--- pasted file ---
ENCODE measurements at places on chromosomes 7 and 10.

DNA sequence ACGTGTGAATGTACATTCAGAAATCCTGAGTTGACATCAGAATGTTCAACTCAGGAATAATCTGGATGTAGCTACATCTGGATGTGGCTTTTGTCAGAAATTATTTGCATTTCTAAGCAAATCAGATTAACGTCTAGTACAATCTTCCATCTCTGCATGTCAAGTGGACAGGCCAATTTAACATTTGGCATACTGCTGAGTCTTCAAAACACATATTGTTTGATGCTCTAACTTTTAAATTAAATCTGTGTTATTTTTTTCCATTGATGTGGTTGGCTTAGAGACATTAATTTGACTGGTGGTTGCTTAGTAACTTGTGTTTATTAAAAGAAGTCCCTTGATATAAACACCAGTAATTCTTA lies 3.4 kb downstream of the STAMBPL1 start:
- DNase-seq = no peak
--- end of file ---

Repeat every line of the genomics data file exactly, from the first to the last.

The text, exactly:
ENCODE measurements at places on chromosomes 7 and 10.

DNA sequence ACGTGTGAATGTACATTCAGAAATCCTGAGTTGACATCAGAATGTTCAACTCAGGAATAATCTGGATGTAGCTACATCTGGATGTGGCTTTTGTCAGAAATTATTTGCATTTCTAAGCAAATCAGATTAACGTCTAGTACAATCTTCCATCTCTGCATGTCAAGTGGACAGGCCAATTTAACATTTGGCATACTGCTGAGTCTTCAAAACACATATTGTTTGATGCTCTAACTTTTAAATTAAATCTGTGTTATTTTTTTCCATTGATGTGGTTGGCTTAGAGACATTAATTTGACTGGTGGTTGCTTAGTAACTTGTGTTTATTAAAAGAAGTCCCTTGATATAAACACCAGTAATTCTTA lies 3.4 kb downstream of the STAMBPL1 start:
- DNase-seq = no peak